An important research domain in the CrySyS Lab is security of cyber-physical systems with an emphasis on three application areas: security of industrial automation and control (ICS/SCADA) systems (including the Industry 4.0 domain), security of intelligent transport systems (including connected and autonomous vehicles), and security of Internet-of-Things (IoT) systems. We work on attacks on and protective measures for the CAN bus of vehicles, PLC honeypot development, automated reverse engineering of closed industrial protocols, and platform security for embedded IoT devices, including secure booting, secure remote firmware update, run-time integrity monitoring and remote attestation, and analysis and detection of IoT malware.
Our current research focuses on data privacy including the privacy and security issues of machine learning (Artificial Intelligence). Machine learning is increasingly used in security and safety critical applications to support, or replace human decision-making (self-driving cars, user authentication, profiling, incident and malware detection, etc.). However, it still has several, yet unsolved security and privacy problems which hinder its wider application. First, machine learning models can leak confidential information about their training data, and therefore they can also be subject to regulations (such as GDPR). Second, they can be easily deceived by specially crafted adversarial test examples which are undetectable by humans yet causes the model to make a wrong decision. Third, malicious participants can easily subvert learning by polluting their contributed training data, especially in distributed (federated) learning. Our aim is to warn and educate people about the possible privacy and security implications of emerging technologies, such as machine learning, and support the decision of data sharing with third parties. We develop attacks to demonstrate and measure unintended information leakage as well as design countermeasures often with provable guarantees (e.g., using differential privacy). We also work on the anonymization of large (training) datasets with several hundreds or thousands of attributes. Finally, we study the robustness of machine learning against both adversarial examples and data/model pollution.
Our current research in the economics of security and privacy is rooted in the fact that misaligned economic incentives of stakeholders can interrupt the intended operation of even technically sound systems. We currently have four active topics. First, we explore, analyze and mitigate interdependent privacy problems (when others' actions create privacy externalities for you) in networked ICT services such as online social networks, app platforms and the sharing economy. Second, we work on risk modelling, security training and information sharing mechanisms for both the IoT world and carrier grade networks. Third, we study the economic incentives behind cyber-warfare; specifically, the intricate interplay of attackers and defenders in cyber-physical systems. Finally, we address free-riding and fairness issues in federated machine learning scenarios.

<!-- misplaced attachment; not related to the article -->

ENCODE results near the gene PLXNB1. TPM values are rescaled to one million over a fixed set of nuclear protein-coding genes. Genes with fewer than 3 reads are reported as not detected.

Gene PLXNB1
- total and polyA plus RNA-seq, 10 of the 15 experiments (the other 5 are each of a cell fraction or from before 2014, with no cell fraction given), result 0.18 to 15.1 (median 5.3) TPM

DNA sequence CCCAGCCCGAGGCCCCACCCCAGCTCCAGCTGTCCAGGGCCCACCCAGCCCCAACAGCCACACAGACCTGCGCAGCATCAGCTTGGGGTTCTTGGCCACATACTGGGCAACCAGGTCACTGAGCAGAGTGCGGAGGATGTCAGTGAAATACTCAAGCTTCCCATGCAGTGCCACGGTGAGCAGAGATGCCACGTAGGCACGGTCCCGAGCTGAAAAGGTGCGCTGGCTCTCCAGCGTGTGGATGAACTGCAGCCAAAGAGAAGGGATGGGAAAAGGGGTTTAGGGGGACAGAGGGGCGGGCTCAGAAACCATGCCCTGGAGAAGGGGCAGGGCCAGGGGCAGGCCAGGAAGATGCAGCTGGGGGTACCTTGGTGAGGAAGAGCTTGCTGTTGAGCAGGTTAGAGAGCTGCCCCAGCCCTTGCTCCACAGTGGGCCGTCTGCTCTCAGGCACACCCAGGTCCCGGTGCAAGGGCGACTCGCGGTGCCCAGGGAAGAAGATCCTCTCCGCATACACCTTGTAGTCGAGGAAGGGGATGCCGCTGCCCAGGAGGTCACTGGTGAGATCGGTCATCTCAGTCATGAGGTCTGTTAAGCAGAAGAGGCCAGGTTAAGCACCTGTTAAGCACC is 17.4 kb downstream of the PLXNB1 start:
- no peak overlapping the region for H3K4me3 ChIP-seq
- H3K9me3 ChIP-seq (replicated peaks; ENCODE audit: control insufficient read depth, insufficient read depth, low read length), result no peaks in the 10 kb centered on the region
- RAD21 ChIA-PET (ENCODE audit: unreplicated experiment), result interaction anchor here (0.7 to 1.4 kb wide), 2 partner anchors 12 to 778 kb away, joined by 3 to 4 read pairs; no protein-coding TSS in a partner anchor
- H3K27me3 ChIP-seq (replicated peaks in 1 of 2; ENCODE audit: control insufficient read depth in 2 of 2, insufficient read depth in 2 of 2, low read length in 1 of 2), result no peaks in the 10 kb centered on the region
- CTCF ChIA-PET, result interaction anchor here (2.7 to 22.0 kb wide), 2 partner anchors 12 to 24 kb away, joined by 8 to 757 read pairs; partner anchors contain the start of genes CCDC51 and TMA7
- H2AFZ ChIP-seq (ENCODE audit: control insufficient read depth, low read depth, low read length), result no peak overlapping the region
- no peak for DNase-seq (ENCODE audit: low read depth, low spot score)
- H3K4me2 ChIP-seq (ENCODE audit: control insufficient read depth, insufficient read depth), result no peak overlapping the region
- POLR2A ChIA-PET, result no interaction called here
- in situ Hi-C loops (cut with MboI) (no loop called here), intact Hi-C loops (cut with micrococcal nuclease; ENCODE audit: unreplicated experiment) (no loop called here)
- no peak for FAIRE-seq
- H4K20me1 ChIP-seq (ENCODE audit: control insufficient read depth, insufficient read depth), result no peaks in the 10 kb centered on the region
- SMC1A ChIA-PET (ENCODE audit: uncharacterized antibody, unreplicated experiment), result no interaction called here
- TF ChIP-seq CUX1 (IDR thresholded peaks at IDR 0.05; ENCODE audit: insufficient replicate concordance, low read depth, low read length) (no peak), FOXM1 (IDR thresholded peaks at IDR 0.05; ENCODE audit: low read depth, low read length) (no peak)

The CrySyS Lab also has a strong competence in the analysis of malware used in targeted attacks. This competence has been gained during participation in projects where CrySyS Lab members analysed samples (of Duqu, Flame, MiniDuke, TeamSpy, Duqu 2.0, and many others) obtained from real incidents at high profile targets. The lab has the necessary infrastructure for analysing malware in an efficient and safe way. In addition, we leveraged our malware analysis experience in building competencies in related fields, such as malware detection, computer security incident response, and digital forensics.
In addition to the above topics, some members of the lab are interested in applied cryptography, cryptographic obfusctaion, and new methods for teaching IT security.
The laboratory has been involved in several successful EU FP6, FP7, Artemis, and EIT Digital projects, as well as in projects funded by Hungarian funding agencies.
PrOTectME is funded by EIT Digital in the area Digital Innovation Factory. The project creates a targeted start-up offering B2B cyber-risk management services to Medium Enterprises (ME). Exploiting the existing assets and knowledge of the project partners, this start-up will help MEs to measure, understand, improve and certify their cyber-posture for Operational Technologies (OT). Based on model-driven analysis, the start-up will support risk assessment (identifying vulnerabilities, most critical attack strategies, most dangerous threat actors), estimation of economic losses caused by cyber incidents, and decisions related to IT and OT security investments on hard and soft mitigation measures (awareness and training campaigns, cyber-insurance, security policies), as well as the compliance gap to security standards. Within the project, we lead the pilot and the training activities, and contribute to the applied cyber-risk management methodology.